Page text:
Friday, December 02, 2011

Penny Thoughts ’11: Nov. 25-Dec.1

A Christmas Carol (2009) ****
Director: Robert Zemeckis
Writers: Robert Zemeckis, Charles Dickens (book)
Starring: Jim Carrey, Gary Oldman, Colin Firth, Robin Wright Penn, Cary Elwes, Bob Hoskins

Disney’s “A Christmas Carol” is a brilliant realization of the classic Christmas tale by Charles Dickens. Having played Scrooge five times on stage, I’m a fairly discerning judge of the material. This is the truest screen adaptation I’ve seen.

From the advertising campaign that Disney used to sell the movie during its theatrical release in 2009, I expected it to little resemble the story I’ve come to know intimately. The ads made it look like the same roller coaster ride of a holiday movie that director Robert Zemeckis produced with the same motion capture technology in the disappointing “Polar Express”. On the contrary, the action sequences used to advertise the movie were hardly a reflection of the finished product.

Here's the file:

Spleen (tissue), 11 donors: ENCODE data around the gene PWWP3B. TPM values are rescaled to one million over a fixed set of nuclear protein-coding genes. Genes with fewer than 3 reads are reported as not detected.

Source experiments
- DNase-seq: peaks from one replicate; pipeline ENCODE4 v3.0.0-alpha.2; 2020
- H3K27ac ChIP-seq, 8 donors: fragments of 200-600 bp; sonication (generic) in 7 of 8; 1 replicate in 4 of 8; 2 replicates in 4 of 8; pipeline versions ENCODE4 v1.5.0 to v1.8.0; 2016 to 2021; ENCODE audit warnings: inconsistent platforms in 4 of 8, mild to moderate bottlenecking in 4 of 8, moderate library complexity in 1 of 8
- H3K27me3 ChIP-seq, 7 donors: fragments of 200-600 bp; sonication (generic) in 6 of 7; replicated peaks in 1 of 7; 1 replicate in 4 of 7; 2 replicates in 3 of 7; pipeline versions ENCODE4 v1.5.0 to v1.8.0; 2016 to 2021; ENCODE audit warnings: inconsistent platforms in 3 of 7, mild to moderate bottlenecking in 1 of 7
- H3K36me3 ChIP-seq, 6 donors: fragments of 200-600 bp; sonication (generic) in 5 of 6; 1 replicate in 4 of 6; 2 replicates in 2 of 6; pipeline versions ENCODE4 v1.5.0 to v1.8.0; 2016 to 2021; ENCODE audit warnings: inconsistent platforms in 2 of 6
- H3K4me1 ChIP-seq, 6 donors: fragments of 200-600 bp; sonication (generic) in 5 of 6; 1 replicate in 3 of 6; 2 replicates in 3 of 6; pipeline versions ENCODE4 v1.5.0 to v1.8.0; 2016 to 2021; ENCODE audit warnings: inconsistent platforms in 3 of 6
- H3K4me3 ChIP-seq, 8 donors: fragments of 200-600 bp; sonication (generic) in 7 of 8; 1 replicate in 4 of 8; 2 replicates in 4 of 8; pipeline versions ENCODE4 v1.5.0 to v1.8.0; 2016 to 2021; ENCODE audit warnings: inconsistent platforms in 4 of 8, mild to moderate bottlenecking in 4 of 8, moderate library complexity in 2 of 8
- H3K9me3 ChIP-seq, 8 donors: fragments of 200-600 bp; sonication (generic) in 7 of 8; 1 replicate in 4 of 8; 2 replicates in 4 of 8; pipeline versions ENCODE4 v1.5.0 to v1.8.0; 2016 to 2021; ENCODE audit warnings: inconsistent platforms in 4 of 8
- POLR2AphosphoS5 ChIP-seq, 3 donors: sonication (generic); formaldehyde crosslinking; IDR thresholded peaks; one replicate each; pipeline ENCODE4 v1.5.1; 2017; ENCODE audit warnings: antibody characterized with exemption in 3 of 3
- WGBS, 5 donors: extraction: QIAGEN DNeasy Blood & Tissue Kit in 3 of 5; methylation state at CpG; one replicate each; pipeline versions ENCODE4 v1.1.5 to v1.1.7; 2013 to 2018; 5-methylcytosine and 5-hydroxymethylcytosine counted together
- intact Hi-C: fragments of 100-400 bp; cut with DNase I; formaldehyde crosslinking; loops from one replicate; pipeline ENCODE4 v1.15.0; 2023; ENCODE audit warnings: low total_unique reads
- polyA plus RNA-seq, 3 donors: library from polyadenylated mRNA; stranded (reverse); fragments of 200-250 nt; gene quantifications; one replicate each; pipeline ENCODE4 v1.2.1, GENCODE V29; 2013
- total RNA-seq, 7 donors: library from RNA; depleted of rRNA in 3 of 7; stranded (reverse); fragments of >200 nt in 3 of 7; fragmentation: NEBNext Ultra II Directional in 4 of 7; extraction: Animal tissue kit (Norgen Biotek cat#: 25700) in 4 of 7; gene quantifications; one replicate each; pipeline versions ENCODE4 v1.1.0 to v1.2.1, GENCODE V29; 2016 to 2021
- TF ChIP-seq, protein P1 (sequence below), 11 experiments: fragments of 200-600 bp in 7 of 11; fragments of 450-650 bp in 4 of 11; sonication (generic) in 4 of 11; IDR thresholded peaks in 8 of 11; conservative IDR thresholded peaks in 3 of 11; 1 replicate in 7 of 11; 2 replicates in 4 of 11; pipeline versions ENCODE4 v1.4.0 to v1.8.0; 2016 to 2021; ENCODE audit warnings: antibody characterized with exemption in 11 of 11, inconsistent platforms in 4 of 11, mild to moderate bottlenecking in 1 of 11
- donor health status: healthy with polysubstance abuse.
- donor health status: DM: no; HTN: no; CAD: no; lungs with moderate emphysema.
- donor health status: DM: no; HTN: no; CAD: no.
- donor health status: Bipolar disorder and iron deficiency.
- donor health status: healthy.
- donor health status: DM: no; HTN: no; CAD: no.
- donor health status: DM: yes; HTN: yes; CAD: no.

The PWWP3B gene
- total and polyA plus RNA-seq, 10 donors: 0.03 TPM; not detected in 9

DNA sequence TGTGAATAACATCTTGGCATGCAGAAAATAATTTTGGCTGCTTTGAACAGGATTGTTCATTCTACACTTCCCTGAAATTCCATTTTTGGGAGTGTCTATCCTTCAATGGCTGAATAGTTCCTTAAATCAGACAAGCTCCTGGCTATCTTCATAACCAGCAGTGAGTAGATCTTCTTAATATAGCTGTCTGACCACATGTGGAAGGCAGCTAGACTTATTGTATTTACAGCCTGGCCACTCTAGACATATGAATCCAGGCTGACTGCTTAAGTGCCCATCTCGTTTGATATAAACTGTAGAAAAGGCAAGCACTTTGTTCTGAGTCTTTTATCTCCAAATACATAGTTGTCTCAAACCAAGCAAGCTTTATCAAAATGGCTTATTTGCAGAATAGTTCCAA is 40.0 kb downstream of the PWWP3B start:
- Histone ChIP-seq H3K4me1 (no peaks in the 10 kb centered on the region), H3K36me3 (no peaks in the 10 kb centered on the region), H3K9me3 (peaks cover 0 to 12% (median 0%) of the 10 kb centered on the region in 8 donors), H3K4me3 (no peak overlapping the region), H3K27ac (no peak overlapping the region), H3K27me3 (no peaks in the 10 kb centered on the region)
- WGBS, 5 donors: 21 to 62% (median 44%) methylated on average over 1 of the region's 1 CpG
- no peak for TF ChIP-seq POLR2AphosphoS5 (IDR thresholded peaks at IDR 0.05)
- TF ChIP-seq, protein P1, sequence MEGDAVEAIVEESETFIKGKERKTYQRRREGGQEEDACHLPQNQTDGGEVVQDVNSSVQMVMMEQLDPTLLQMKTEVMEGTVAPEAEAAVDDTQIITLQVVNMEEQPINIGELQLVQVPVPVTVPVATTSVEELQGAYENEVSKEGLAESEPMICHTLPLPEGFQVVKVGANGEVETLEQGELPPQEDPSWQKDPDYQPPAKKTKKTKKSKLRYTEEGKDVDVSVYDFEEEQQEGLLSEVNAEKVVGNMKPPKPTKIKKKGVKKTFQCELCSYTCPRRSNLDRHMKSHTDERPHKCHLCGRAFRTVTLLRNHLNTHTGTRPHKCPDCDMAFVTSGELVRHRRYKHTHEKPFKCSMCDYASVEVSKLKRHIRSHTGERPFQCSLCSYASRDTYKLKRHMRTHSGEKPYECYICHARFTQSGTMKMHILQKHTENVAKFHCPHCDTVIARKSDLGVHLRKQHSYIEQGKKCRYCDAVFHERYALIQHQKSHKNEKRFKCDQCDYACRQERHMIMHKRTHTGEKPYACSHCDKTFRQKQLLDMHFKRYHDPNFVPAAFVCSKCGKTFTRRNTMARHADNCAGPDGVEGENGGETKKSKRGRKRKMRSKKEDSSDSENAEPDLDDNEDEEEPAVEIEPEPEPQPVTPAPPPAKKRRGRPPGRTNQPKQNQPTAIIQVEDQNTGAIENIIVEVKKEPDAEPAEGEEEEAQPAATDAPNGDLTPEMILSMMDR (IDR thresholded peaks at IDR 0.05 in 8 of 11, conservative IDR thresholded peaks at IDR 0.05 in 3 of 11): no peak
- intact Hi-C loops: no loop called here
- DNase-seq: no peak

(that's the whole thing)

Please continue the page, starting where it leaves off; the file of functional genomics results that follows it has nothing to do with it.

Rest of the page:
Zemeckis not only captured the spirit of the original Dickens book, he retains the thoughtful period dialogue and speech. Many of the lines that are usually cut from theatrical productions of the story are retained in this movie, which allows many of Dickens’ more challenging ideas to be explored. Zemeckis even keeps Dickens’ criticism of the Church of England in the mix with his handling of the Ghost of Christmas Present.

I would imagine much of this movie would be quite frightening for younger viewers, as Zemeckis doesn’t shy away from the dark nature of Scrooge’s journey with the spirits. The images are striking, scary, and downright beautiful. This is one of the prettiest animated movies I’ve ever seen. The production design by Doug Chiang captures Dickensian England’s gorgeous architecture and the picturesque winter landscape of a world that alternates between the beauty of life and the grime and dirt of the evolving industrial society in its infancy. This is the way Dickens needs to be experienced.

Moscow on the Hudson (1984) **½
Director: Paul Mazursky
Writers: Paul Mazursky, Leon Capetanos
Starring: Robin Williams, Maria Conchita Alonso, Cleavant Derricks, Alejandro Rey, Saveli Kramarov, Elya Baskin